Magpie Murders, by author Anthony Horowitz, is a refreshing break from many mystery novels with predictable plots and authors that try just a bit too hard to give the reader a surprise ending. Horowitz is the creator and writer of one of my favorite British television crime dramas Foyle’s War, so I was very excited to see what he had up his sleeve with the unusual format of this novel.
Magpie Murders actually gives the readers two separate mysteries to ponder – a mystery within a mystery, so to speak.
Editor Susan Ryeland is given a copy of the manuscript of author Alan Conway’s latest novel featuring his famed detective Atticus Pund. Pund is very much like Agatha Christie’s famed detective Hercule Poirot, spending his time solving mysteries in little English villages, providing his readers with hints and red herrings galore. Since Ryeland has been Conway’s editor from the get-go, she is used to his formula; however, the more she reads, the more she thinks Conway is giving the reader a mystery within a mystery.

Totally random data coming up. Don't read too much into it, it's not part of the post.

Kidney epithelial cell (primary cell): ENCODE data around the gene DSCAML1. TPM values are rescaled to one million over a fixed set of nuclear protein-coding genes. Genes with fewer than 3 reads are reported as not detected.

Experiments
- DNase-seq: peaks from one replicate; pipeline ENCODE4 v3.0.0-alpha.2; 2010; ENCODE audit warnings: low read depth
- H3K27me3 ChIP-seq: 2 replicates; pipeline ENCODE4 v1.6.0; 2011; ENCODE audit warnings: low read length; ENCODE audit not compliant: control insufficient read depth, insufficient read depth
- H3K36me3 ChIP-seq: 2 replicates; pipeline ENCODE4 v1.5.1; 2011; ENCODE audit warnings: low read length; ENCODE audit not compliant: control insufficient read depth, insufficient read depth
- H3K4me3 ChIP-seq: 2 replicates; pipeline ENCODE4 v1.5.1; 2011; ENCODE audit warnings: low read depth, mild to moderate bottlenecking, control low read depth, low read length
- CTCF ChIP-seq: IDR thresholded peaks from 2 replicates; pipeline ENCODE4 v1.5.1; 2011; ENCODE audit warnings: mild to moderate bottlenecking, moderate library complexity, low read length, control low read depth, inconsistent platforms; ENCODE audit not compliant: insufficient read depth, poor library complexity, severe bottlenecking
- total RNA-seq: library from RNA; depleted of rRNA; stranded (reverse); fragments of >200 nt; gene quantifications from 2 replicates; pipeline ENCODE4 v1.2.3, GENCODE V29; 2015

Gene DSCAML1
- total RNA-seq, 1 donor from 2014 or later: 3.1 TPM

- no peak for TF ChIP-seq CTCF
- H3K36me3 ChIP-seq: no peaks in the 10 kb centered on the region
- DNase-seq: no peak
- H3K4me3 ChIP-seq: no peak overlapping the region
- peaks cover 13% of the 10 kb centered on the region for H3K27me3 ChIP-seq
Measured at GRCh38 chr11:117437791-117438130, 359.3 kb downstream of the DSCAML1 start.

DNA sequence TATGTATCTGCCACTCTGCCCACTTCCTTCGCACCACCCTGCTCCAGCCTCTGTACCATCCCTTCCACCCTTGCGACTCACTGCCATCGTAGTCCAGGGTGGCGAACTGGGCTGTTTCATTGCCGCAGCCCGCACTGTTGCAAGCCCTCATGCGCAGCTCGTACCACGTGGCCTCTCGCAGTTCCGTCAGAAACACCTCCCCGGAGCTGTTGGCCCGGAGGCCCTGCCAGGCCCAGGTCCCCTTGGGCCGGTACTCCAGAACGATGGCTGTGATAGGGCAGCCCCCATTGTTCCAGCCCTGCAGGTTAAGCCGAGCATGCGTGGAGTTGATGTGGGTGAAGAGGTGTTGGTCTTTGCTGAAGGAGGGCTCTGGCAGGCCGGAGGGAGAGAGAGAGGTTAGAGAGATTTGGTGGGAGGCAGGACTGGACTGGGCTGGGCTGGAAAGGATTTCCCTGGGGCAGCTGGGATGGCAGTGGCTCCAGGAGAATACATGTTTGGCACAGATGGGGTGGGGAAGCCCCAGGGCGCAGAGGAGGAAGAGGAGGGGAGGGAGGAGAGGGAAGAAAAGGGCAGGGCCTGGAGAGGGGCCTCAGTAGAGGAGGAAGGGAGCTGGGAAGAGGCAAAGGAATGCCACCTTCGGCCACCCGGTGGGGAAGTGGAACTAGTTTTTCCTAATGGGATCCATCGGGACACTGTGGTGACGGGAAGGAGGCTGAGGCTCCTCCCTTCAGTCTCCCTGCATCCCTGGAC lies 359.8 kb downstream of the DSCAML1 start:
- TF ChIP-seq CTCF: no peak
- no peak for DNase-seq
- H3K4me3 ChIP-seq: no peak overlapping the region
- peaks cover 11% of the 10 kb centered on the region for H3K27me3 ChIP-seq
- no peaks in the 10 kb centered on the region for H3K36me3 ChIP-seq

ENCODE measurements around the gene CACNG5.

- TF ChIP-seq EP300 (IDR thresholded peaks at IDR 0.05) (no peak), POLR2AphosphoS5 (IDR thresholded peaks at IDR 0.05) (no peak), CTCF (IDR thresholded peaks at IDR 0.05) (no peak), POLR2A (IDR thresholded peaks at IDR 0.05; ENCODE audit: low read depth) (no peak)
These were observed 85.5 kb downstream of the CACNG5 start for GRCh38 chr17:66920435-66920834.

She continues to read, but just as Pund is getting ready to gather the suspects together to identify the killer, the story stops. Whaaaaat? The last chapter is missing. Why did Alan Conway not finish the book, but turn it in to his editor anyway shortly before he commits suicide?
Despite being ordered by her boss to leave it well enough alone, Ryeland begins trying to figure out why Conway would end the story in this manner. As you follow along with Ryeland, can you figure out what’s going on?
What I liked best about this book is that in the first chapter, Ryeland sits down with a cup of tea and hours of time and begins to read the manuscript. And then the book is presented to the readers of Magpie Murders just as Ryeland is reading it. And the Pund novel is a fun romp, very reminiscent of Agatha Christie. Manor houses, murders, mysterious guests. If that had been the entire book, I would still be giving it a good review.
But it isn’t. Because suddenly, the book ends, and the second mystery begins. It was so much fun (if you can call murder and suicide fun).
This really is a must-read for lovers of good mysteries with challenging endings, and definitely a must-read for Agatha Christie fans. As for me, I’m on the lookout for other books by this author.